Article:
Contemporary field-programmable gate arrays (FPGAs) have large resources of logic gates and RAM blocks to implement complex digital computations. As FPGA designs employ very fast I/O rates and bidirectional data buses, it becomes a challenge to verify correct timing of valid data within setup time and hold time. Floor planning enables resource allocation within FPGAs to meet these time constraints. FPGAs can be used to implement any logical function that an ASIC could perform. The ability to update the functionality after shipping, partial re-configuration of a portion of the design and the low non-recurring engineering costs relative to an ASIC design (notwithstanding the generally higher unit cost), offer advantages for many applications.
Some FPGAs have analog features in addition to digital functions. The most common analog feature is a programmable slew rate on each output pin,
allowing the engineer to set low rates on lightly loaded pins that would otherwise ring or couple unacceptably, and to set higher rates on heavily loaded pins on high-speed channels that would otherwise run too slowly.
Also common are quartz-crystal oscillators, on-chip resistance-capacitance oscillators, and phase-locked loops with embedded voltage-controlled oscillators used for clock generation and management and for high-speed serializer-deserializer (SERDES) transmit clocks and receiver clock recovery. Fairly common are differential comparators on input pins designed to be connected to differential signaling channels.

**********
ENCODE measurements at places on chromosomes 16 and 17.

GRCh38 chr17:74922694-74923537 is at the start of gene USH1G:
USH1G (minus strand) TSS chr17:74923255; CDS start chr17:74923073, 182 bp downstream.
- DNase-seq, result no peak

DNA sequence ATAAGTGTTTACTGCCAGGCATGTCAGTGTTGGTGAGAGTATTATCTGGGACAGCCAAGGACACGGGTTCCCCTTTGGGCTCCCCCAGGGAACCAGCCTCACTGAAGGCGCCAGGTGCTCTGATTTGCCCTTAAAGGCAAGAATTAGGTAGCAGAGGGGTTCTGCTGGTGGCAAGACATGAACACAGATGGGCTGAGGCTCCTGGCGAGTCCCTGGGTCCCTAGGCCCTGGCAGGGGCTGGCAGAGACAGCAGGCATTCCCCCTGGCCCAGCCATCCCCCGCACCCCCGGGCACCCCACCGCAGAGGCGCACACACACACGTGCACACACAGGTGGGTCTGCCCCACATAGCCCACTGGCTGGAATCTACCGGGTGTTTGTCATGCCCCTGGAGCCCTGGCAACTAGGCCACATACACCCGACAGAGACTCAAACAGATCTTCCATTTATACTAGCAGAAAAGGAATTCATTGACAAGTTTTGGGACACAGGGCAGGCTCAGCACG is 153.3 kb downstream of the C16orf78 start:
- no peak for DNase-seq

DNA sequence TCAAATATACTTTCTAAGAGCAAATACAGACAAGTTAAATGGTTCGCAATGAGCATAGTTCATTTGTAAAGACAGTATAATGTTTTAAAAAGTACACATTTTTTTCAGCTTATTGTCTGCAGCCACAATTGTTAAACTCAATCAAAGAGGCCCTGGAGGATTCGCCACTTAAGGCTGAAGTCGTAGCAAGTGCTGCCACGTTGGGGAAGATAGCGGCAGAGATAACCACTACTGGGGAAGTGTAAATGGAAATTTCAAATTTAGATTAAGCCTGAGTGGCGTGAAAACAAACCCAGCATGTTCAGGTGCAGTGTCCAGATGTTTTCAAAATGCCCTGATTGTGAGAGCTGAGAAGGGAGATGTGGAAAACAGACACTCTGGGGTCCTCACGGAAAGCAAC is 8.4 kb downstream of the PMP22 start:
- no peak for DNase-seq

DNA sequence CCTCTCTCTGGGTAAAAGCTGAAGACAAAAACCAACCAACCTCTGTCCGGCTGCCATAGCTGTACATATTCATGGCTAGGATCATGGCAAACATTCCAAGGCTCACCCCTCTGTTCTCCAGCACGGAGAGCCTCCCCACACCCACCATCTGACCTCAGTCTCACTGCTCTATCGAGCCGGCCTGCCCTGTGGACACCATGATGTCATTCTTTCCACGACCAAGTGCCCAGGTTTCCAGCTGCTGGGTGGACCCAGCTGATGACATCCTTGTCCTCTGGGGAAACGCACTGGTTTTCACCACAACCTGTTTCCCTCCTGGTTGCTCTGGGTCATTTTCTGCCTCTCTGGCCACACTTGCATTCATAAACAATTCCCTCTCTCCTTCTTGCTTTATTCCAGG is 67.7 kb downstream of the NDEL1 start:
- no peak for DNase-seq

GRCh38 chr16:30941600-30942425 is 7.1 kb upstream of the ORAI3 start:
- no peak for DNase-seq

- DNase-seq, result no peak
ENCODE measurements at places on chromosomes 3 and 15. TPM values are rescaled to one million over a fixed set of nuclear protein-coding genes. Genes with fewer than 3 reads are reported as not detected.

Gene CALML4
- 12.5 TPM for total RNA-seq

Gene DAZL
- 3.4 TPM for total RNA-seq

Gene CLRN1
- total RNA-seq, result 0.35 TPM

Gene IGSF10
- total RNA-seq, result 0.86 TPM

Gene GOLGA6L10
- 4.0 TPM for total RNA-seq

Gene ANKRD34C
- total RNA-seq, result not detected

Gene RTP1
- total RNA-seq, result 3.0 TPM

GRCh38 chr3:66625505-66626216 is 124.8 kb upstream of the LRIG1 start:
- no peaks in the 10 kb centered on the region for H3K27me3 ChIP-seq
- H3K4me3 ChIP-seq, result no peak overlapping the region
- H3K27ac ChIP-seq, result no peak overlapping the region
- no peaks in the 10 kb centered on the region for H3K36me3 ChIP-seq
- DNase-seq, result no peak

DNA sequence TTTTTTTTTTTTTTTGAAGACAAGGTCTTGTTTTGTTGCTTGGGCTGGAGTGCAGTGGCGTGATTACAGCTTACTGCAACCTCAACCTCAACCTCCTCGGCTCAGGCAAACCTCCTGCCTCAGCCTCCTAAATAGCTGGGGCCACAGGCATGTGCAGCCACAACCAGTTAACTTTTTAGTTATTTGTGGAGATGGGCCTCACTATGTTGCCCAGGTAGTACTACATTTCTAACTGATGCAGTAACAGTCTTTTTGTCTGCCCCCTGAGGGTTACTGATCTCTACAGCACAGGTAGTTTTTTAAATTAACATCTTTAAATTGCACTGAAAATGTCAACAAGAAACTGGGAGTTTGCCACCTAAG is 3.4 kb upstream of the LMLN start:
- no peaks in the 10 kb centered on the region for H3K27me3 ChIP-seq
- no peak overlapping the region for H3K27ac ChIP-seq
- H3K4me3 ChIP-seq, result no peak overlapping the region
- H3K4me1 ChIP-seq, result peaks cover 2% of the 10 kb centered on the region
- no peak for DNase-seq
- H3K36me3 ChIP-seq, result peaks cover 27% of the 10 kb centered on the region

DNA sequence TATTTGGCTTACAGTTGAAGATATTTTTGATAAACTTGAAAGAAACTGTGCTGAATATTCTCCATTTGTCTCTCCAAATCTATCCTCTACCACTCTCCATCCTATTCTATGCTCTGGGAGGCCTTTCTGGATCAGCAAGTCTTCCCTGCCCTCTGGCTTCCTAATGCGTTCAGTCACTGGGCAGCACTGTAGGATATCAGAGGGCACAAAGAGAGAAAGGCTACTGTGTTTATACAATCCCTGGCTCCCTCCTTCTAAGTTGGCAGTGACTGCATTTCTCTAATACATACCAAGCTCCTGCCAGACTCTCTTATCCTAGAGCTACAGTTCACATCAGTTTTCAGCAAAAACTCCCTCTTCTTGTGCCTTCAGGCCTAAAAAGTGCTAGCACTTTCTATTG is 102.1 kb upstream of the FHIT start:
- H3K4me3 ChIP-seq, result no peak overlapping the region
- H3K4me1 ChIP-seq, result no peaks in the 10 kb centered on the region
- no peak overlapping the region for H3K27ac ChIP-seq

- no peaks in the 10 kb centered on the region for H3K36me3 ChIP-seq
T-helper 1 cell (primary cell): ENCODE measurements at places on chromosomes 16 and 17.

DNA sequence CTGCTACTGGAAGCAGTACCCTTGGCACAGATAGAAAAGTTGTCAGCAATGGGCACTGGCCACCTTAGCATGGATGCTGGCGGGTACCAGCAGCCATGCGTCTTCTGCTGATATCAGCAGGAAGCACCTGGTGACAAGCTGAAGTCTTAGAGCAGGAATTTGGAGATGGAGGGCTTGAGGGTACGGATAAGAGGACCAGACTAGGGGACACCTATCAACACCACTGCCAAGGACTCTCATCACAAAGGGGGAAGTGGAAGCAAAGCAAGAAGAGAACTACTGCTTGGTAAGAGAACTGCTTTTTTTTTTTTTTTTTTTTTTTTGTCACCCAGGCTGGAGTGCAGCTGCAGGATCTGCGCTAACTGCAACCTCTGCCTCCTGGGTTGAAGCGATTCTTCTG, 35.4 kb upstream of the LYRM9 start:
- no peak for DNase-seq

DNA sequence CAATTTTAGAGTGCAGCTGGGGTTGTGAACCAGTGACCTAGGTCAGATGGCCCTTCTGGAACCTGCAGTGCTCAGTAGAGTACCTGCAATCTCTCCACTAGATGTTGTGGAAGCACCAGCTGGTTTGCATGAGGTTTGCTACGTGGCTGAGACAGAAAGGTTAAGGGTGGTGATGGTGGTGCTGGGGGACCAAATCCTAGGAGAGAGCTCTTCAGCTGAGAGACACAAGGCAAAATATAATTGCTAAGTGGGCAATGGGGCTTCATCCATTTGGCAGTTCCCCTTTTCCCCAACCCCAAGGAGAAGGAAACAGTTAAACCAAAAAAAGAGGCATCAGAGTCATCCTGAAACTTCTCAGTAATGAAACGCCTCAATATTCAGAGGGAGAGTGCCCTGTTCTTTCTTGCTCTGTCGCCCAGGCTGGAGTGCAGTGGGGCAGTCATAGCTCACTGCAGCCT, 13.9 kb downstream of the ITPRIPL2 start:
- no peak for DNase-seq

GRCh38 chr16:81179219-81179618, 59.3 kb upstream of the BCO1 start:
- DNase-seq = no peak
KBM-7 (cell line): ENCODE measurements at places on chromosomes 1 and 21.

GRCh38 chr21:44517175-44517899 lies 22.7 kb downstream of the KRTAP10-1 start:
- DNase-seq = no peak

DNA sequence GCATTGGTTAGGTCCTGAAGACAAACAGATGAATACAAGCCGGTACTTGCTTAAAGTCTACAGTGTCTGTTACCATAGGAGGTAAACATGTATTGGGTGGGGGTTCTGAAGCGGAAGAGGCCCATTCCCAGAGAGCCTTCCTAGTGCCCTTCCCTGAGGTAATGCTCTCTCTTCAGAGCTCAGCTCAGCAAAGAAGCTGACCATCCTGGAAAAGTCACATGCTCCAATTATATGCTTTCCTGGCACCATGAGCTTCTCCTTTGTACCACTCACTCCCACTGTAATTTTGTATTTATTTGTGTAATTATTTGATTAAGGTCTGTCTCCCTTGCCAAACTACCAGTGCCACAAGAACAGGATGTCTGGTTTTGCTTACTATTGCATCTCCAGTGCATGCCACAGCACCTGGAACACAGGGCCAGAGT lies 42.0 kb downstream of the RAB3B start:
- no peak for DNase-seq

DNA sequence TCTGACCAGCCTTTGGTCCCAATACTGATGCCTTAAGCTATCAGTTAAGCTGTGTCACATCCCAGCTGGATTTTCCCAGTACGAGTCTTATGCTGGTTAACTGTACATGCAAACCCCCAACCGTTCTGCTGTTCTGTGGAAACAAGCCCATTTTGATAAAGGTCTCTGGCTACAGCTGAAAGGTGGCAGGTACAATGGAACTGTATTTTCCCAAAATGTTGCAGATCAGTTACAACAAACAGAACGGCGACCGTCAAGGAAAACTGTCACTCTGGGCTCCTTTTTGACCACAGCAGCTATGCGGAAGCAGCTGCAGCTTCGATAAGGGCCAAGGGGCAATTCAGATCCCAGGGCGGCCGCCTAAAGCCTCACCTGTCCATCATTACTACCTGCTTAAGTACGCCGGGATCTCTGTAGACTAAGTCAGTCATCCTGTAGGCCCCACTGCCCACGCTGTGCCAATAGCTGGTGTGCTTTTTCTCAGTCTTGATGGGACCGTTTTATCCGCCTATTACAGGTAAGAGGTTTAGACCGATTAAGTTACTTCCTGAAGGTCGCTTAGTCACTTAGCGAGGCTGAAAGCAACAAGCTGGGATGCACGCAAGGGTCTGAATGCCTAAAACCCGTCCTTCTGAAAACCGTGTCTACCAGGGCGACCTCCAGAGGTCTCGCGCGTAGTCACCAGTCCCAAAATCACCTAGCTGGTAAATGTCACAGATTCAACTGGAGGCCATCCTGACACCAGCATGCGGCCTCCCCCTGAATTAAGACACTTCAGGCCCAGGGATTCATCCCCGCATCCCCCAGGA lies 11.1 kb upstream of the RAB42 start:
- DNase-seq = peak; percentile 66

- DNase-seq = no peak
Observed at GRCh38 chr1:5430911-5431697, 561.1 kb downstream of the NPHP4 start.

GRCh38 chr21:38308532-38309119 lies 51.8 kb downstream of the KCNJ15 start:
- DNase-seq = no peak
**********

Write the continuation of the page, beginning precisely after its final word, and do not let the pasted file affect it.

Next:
A few "mixed signal FPGAs" have integrated peripheral analog-to-digital converters (ADCs) and digital-to-analog converters (DACs) with analog signal conditioning blocks allowing them to operate as a system-on-a-chip.
Such devices blur the line between an FPGA, which carries digital ones and zeros on its internal programmable interconnect fabric,
and field-programmable analog array (FPAA), which carries analog values on its internal programmable interconnect fabric.